Philadelphia, PA – Philadelphia police made a swift arrest in the death of 29-year-old Mia Green, a transgender woman of color who was shot and killed in the Belmont area of West Philadelphia on September 28. Abdullah Ibn El-Amin Jaamia was charged for Green’s murder. Police apprehended Jaamia after initially pulling him over for running a stop sign in the vicinity of 41st Street and Westminster Avenue at around 8 a.m. Green, who was in the car at the time, was taken to Penn Presbyterian Medical Center, where she was pronounced dead from a gunshot wound to the neck, according to multiple news reports. Her death comes three months after the death of Rem’mie Fells this past June.

            The Philadelphia Office of LGBT Affairs issued a written statement regarding Green’s death. “While the details around Mia Green’s death are the subject of an ongoing investigation, we know that the loss of yet another trans community member of color is especially painful, no matter the circumstances,” the statement reads in part. “This latest act of violence against a member of our community is a somber reminder of the epidemic of violence against trans individuals. It is a crisis that cannot be allowed to persist any further.”   Deja Lynn Alvarez, a trans activist and co-chair of the Philly LGBT Police Liaison Committee, said that Philadelphia police were “from start to finish, amazing,” in their handling of Green’s death. Alvarez played a large role in talking to the police and disseminating information to the LGBTQ+ community.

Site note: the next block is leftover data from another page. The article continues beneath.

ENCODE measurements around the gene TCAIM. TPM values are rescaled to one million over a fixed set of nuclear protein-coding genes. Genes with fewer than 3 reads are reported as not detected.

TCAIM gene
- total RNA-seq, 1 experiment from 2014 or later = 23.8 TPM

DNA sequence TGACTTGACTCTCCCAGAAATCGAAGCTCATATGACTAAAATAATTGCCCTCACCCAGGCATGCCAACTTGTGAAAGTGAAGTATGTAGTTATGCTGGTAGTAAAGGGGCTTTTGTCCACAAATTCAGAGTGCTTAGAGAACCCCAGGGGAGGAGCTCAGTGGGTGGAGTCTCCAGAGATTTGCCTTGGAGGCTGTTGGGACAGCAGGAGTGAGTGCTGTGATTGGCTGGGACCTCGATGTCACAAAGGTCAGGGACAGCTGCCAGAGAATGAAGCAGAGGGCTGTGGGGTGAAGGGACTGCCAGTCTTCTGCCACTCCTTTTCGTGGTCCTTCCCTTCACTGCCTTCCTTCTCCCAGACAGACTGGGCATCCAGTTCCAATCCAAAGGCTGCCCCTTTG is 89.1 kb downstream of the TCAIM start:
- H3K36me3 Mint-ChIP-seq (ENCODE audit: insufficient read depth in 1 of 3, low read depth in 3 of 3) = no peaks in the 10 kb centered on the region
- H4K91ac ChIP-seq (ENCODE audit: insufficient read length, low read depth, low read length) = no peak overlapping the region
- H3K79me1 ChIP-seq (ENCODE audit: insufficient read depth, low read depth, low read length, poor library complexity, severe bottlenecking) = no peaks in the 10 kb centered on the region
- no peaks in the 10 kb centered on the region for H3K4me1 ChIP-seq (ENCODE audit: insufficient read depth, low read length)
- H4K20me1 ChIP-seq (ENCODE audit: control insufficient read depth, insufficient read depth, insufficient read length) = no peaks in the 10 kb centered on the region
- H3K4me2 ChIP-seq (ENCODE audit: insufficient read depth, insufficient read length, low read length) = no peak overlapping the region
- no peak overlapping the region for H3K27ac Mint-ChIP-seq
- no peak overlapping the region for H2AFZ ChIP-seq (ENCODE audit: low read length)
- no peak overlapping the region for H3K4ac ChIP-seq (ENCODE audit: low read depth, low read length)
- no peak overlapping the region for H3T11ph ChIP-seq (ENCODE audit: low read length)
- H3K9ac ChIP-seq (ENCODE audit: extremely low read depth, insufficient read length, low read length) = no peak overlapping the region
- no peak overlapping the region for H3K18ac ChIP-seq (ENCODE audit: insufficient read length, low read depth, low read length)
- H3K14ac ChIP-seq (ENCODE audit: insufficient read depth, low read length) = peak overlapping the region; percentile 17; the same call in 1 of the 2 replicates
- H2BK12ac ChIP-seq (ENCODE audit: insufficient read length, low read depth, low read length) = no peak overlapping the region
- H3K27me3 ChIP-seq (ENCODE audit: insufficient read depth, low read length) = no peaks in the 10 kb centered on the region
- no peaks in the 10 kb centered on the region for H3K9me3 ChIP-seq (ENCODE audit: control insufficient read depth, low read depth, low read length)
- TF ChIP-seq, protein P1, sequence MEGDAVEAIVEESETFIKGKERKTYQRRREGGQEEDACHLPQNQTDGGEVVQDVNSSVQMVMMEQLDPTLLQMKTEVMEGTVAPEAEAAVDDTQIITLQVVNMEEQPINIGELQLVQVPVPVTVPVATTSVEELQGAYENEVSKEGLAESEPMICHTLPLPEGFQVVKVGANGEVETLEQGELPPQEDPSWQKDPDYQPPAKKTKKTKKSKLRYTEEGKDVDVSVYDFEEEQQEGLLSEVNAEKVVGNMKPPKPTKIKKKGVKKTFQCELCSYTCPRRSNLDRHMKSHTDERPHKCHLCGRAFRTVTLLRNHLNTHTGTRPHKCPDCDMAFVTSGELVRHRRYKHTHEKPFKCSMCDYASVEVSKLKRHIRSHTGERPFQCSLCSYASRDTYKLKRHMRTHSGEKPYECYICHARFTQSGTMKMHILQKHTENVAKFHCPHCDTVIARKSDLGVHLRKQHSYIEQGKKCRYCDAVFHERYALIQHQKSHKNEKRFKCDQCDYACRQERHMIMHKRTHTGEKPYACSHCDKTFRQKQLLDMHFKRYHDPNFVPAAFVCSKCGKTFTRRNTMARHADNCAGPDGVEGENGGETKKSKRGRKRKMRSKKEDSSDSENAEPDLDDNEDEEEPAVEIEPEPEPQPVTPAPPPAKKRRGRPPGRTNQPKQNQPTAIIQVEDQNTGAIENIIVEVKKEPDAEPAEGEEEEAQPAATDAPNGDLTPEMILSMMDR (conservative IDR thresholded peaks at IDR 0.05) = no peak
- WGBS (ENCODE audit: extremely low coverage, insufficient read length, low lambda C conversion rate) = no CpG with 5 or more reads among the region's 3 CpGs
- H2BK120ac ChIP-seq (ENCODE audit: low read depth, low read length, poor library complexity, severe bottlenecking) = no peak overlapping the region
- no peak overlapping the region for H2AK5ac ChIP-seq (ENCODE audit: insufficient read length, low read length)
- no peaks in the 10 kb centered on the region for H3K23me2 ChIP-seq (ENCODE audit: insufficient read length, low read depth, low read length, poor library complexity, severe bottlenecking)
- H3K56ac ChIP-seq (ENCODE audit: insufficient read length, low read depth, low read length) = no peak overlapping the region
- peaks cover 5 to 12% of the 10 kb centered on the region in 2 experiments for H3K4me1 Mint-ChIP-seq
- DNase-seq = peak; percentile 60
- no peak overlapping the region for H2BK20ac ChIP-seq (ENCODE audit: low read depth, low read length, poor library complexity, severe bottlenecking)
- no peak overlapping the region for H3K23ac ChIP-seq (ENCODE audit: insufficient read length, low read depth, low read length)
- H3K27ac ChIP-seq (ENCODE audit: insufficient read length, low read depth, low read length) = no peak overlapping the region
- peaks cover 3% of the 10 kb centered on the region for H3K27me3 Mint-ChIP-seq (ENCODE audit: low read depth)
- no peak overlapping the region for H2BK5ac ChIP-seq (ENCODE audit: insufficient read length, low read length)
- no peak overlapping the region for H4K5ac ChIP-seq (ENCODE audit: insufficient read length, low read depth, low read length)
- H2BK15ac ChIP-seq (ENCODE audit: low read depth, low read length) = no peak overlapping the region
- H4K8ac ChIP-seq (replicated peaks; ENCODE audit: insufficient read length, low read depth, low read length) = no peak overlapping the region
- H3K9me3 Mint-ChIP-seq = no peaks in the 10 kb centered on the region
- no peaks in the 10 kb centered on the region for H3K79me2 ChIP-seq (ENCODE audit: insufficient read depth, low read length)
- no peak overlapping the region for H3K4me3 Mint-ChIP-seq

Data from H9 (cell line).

Jaamia and Green were apparently in a long-term intimate relationship, according to Alvarez. She explained that trans women are frequently murdered by people they’re close to “because of the stigma that’s attached by society to us for being transgender. Everything about society stigmatizes us. We are stigmatized by the church, in school, at home by a lot of our own families. We are talked about and treated like we’re not even human. That same messaging goes out to the people that are intimate with us, that love us, that want to love us, that want to be with us. Now they’ve heard those same messages over and over again, so that’s what leads to having to be behind closed doors so nobody finds out.” Alvarez also vehemently expressed her anger toward people blaming trans murder victims for their own murders.  “We’re not the reason. Society is the reason and the stigma attached to us is the reason we keep getting murdered,” she said. (Philadelphia Gay News – at Michele Zipkin at